Manual RedEye

IdeaFestival Day One: Thrivals

 

Manual students attended the Thrivals portion of IdeaFestival, which featured presentations by Jahne Brown (11, J&C) and YPAS alum Karter Louis, on Tuesday, Sept. 30 at the Kentucky Center.

The seventh annual Thrivals, organized and founded by the University of Louisville School of Business, was specifically geared toward young people on a quest to effect positive changes in their communities by 2035.

Students file in for the opening of Idea Fest 2014. Photo taken by Peter Champelli
Students file in for the opening of Idea Fest 2014. Photo  by Peter Champelli

The day kicked off with a presentation by representatives from Humana and the Boys and Girls Club about their partnership with Kaboom, a non-profit that encourages healthy living by organizing community projects to build playgrounds.

Regina Holliday, a patient care advocate who uses art and social media to fight for patient data rights, spoke next. Holliday became empowered to hold hospitals more accountable for patient care and communication when her husband passed away of kidney cancer in 2009 after months of increasing pain without a clear diagnosis. Holliday is the founder of the Walking Gallery, an organization which translates patient narratives into paintings and then prints the art on jackets.

Next came Karter Louis, a YPAS musical theatre graduate who spoke about his transition from an education in the performing arts to various careers in business, and finally to his current role as owner of Hillbilly Tea. “I never really had jobs,” he said. “I just did things that made money.”

Louis’ presentation was very salient to many students who have similarly scattered passions. “I liked how he talked about switching his lifestyle because I like pursuing different thing,” said Zoe Zink (12, YPAS). It gave me confidence for when I go to college.”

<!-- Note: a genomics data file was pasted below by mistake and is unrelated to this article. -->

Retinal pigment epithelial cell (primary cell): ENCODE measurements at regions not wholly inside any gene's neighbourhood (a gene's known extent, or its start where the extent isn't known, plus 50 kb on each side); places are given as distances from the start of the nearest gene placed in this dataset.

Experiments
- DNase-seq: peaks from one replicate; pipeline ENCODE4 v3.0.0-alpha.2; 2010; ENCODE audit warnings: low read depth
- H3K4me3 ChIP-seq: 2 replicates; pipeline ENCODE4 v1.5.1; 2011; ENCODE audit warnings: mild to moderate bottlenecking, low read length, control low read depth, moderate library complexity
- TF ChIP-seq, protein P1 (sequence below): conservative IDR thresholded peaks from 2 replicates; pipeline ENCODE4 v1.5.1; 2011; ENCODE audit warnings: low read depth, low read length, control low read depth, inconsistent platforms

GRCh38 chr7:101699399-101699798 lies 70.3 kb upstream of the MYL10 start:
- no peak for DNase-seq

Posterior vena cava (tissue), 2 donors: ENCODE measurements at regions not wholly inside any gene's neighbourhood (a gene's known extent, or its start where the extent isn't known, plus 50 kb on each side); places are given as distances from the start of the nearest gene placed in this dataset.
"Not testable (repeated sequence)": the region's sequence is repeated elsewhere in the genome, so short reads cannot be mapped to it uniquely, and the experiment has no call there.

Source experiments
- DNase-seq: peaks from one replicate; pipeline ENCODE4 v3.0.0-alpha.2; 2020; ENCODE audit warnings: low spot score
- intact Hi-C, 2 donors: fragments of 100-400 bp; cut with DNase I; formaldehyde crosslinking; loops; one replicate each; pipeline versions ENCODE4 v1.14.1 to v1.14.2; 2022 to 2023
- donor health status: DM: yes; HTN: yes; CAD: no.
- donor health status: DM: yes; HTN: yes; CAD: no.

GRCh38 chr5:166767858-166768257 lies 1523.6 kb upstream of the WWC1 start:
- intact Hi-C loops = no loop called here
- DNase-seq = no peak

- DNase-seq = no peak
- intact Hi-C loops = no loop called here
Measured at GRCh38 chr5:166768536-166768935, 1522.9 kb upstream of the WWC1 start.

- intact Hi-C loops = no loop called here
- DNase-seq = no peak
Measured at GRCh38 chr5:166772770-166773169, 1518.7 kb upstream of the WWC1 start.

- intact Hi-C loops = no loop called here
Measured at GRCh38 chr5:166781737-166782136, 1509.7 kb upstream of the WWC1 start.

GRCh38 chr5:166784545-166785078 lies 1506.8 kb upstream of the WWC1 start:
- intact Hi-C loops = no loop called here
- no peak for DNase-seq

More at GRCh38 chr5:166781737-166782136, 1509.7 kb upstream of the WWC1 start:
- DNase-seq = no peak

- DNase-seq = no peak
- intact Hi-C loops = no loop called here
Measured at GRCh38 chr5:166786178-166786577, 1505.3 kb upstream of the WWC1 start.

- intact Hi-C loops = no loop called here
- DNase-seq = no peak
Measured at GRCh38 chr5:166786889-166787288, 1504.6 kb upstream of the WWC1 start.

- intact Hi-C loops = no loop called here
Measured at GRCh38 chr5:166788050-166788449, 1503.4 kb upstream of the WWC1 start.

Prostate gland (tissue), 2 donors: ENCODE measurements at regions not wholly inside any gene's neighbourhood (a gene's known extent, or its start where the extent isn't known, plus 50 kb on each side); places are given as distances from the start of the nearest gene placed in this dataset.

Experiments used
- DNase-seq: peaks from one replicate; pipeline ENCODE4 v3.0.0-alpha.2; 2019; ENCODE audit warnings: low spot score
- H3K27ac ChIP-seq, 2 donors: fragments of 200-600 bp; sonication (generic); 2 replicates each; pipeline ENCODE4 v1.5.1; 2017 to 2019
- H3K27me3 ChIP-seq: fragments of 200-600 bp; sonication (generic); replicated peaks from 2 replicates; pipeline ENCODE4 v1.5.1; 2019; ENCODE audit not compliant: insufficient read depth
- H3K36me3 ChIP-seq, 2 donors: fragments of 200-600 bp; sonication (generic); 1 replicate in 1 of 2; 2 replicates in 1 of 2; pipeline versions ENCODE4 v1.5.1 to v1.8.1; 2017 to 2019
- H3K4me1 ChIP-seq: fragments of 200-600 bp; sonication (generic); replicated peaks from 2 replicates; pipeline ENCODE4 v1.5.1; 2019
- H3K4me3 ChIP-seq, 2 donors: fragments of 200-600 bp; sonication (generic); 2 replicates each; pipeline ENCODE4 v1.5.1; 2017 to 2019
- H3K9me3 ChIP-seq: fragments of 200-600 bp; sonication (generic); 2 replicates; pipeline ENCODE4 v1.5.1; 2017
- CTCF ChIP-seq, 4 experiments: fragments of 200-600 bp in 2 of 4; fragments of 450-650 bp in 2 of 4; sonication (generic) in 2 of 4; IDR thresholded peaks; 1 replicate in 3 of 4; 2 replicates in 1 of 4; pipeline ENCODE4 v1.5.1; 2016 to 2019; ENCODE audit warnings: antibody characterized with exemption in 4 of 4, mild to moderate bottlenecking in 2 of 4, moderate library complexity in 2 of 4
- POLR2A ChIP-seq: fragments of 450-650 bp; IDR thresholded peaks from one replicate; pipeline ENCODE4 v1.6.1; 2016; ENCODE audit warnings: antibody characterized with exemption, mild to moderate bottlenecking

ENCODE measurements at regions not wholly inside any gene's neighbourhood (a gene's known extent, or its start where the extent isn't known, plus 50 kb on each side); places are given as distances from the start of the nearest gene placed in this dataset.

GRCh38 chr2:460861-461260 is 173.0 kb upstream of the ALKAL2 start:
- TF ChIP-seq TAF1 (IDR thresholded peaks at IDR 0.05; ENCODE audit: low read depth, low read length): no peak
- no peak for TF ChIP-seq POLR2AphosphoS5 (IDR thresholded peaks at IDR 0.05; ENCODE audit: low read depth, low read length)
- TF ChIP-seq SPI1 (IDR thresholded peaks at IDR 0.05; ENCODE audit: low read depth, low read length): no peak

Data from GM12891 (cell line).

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Brown introduces herself to the Thrivals 7.0 crowd. Photo by Amanda Tu

After a break for lunch, Jahne Brown (11, J&C) presented about representation of girls of color in the media. Brown had previously presented at the JCPS IdeaFestival, after which Thrivals founder Dr. Nat Irwin invited her to speak at the Louisville IdeaFestival.

“I think it could’ve gone a lot better, but it also could’ve gone a lot worse too,” she said. “I was afraid that I was going to be really dependent on my notes, but once I got in front of everyone, it actually became a lot easier to remember my main points. I’ve been getting some really nice feedback so far, which is really cool. My Twitter has been blowing up all day from people who really connected with what I was saying.”

As Jahne was the event’s only high school speaker, many students in the audience were particularly inspired by her message. “Jahne’s presentation was definitely an eye-opening experience to such a common phenomenon that most people don’t notice,” said Jennifer Leung (11, MST). “It was very relatable since she’s a young person herself.”

Grammy Award-nominated singer Janelle Monáe then spoke with the Wondaland Arts Society about the importance of innovation and imagination in shaping the future. Monáe’s band members spoke about dreams and their significance in the song-writing process.

Activist and motivational speaker Molly Burke concluded the Thrivals program. Burke discussed her struggles with retinitis pigmentosa (a disease causing severe vision loss), bullying and mental illness. She shared her life philosophy of “live, learn and pass it on” as a way to cope in the face of adversity.